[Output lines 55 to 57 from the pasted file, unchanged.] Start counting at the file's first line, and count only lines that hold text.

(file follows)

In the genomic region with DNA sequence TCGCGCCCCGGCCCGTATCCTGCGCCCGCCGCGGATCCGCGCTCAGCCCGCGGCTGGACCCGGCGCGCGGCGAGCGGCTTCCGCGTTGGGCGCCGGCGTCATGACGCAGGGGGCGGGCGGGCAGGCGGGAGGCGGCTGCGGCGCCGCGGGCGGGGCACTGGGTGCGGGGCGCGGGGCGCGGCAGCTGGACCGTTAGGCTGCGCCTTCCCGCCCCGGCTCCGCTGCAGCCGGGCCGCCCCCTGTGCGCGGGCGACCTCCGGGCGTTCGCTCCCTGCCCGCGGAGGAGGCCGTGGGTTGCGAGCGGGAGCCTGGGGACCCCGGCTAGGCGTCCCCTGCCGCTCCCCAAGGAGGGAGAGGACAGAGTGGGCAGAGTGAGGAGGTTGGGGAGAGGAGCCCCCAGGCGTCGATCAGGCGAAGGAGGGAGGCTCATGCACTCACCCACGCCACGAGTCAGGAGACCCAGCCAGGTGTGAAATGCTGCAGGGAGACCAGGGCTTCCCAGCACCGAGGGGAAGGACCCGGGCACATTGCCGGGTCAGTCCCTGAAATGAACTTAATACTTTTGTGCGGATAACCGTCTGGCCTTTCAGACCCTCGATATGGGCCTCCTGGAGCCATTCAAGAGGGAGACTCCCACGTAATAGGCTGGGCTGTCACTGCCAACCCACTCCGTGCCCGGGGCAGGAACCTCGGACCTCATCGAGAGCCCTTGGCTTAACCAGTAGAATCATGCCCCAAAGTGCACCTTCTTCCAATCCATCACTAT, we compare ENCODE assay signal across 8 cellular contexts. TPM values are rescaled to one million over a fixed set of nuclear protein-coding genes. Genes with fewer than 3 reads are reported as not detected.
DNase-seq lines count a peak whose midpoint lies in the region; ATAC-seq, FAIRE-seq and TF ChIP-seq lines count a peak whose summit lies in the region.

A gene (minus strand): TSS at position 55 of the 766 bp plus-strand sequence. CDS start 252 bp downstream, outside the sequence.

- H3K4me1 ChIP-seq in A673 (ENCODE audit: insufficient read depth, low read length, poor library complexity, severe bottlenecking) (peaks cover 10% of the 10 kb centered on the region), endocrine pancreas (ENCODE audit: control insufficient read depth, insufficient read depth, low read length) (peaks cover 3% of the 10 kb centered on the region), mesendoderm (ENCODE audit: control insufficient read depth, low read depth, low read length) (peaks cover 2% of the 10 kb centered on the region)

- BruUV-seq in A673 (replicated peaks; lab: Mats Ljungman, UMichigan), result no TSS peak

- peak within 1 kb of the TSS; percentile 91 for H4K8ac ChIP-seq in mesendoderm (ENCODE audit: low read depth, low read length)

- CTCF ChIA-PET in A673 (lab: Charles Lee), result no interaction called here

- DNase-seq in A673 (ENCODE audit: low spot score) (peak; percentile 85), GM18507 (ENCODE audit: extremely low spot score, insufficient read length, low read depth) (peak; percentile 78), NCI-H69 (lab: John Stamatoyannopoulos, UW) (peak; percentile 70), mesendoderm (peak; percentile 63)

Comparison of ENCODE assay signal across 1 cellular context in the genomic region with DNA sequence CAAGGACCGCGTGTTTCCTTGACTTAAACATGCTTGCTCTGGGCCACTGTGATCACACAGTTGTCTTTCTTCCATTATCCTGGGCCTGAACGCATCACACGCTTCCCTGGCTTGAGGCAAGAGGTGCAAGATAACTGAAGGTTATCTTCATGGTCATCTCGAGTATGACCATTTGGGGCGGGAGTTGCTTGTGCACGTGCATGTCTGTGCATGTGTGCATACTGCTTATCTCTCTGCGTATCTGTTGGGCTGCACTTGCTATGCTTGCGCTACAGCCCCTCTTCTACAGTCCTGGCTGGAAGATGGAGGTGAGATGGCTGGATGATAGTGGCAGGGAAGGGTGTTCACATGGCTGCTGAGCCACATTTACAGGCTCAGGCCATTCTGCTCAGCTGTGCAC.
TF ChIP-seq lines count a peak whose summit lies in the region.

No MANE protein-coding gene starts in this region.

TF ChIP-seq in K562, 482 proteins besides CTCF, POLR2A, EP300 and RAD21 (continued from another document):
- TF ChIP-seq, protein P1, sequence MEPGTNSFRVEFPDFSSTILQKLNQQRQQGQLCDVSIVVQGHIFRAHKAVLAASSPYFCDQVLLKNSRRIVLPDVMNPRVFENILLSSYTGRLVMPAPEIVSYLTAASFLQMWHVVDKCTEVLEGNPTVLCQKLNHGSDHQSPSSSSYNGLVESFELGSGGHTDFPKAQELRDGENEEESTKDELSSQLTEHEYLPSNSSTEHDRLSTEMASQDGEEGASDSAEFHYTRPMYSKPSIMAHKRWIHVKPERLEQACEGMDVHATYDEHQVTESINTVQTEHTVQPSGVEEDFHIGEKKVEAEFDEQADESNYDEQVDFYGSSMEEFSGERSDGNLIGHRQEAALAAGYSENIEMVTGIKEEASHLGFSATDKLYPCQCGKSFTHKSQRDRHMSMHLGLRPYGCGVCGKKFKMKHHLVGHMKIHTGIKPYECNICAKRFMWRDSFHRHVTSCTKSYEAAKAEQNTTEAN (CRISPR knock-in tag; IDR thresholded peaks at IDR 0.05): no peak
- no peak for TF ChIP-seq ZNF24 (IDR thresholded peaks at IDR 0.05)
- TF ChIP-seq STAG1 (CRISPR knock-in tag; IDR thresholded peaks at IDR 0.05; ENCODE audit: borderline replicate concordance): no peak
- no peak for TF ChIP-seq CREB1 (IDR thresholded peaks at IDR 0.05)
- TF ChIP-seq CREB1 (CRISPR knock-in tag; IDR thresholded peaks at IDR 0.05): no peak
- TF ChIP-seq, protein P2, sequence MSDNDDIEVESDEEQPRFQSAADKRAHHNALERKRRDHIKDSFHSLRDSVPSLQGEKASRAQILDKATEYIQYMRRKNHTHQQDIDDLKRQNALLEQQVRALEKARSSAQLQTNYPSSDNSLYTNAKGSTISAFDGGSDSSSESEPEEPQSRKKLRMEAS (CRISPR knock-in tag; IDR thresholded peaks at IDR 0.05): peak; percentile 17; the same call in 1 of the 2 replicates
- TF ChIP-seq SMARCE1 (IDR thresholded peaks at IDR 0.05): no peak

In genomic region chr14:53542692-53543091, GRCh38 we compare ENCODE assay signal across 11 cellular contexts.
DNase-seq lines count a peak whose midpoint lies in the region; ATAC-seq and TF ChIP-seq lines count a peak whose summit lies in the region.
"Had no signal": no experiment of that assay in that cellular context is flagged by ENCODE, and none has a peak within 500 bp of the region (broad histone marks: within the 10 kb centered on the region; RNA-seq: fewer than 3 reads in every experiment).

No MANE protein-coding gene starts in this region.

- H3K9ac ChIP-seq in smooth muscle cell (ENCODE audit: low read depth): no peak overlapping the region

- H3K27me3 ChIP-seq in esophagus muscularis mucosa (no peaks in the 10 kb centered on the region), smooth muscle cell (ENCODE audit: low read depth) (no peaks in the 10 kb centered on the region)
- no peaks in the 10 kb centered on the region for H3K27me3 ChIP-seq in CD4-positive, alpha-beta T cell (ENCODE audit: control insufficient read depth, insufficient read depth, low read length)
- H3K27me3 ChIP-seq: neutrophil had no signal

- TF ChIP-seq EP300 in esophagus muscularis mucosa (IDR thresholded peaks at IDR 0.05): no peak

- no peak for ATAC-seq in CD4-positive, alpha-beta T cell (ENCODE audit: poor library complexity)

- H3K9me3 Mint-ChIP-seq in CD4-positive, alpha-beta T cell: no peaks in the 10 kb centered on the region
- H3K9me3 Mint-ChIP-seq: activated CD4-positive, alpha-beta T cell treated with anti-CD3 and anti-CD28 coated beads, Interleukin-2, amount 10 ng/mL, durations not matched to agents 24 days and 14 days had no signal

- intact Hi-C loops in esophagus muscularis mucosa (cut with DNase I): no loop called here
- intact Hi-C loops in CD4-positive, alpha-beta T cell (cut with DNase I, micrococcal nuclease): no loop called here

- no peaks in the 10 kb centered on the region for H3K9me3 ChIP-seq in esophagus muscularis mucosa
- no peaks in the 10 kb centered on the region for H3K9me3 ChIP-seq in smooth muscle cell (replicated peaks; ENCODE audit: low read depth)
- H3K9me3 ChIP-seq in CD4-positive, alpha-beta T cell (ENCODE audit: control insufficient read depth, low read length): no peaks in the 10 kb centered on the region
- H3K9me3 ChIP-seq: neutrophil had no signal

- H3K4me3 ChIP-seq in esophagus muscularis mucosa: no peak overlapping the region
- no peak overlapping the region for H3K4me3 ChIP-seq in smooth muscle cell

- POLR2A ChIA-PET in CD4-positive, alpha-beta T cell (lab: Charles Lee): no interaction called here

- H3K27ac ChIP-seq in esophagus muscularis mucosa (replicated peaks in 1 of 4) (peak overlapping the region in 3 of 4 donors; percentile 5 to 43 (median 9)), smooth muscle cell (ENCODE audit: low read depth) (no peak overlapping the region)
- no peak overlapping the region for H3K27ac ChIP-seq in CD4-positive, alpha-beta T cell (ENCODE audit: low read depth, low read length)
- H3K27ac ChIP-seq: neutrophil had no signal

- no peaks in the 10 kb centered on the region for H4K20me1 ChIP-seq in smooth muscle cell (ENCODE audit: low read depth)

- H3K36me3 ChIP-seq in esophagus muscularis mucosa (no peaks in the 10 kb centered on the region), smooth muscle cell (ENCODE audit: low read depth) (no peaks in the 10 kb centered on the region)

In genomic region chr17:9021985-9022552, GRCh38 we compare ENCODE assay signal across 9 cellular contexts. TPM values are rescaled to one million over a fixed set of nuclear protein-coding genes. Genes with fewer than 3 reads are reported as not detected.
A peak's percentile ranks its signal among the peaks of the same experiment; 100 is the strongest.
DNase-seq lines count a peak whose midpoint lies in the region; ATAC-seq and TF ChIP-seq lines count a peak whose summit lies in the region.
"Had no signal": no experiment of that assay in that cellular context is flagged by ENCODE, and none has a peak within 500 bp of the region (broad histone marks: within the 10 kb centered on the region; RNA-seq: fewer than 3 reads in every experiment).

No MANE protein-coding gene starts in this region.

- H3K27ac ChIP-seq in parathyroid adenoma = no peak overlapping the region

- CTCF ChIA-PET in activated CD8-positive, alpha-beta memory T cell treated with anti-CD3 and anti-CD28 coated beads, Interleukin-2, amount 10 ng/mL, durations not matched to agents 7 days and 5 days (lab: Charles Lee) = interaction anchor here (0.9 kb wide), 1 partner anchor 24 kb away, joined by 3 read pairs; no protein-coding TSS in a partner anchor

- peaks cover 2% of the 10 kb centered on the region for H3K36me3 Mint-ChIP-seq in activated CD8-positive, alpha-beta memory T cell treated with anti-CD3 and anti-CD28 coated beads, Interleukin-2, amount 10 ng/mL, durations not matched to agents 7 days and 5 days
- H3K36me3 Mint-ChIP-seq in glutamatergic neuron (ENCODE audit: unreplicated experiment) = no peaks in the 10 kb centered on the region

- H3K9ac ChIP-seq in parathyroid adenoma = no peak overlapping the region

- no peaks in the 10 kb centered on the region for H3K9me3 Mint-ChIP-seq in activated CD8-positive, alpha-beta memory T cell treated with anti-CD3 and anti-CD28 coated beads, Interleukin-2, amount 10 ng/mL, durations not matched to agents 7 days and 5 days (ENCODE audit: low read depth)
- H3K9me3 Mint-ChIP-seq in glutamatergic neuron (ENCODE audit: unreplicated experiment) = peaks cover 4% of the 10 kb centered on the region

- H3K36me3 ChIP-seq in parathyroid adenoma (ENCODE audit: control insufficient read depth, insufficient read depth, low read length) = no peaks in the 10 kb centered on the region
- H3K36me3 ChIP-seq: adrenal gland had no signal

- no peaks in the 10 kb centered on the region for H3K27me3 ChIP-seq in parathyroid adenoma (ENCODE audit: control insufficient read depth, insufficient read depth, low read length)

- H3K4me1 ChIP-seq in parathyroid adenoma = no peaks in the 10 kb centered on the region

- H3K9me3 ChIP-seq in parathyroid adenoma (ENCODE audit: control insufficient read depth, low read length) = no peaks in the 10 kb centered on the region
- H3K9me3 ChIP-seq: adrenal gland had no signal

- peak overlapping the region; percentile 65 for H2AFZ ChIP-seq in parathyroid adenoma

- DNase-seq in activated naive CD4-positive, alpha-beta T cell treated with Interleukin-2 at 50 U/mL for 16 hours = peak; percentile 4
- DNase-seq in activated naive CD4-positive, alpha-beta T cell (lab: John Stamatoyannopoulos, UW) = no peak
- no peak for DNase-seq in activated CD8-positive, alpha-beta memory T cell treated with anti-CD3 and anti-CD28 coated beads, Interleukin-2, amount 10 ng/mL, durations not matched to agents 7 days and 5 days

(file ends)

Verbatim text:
- H3K9ac ChIP-seq in parathyroid adenoma = no peak overlapping the region

- no peaks in the 10 kb centered on the region for H3K9me3 Mint-ChIP-seq in activated CD8-positive, alpha-beta memory T cell treated with anti-CD3 and anti-CD28 coated beads, Interleukin-2, amount 10 ng/mL, durations not matched to agents 7 days and 5 days (ENCODE audit: low read depth)
- H3K9me3 Mint-ChIP-seq in glutamatergic neuron (ENCODE audit: unreplicated experiment) = peaks cover 4% of the 10 kb centered on the region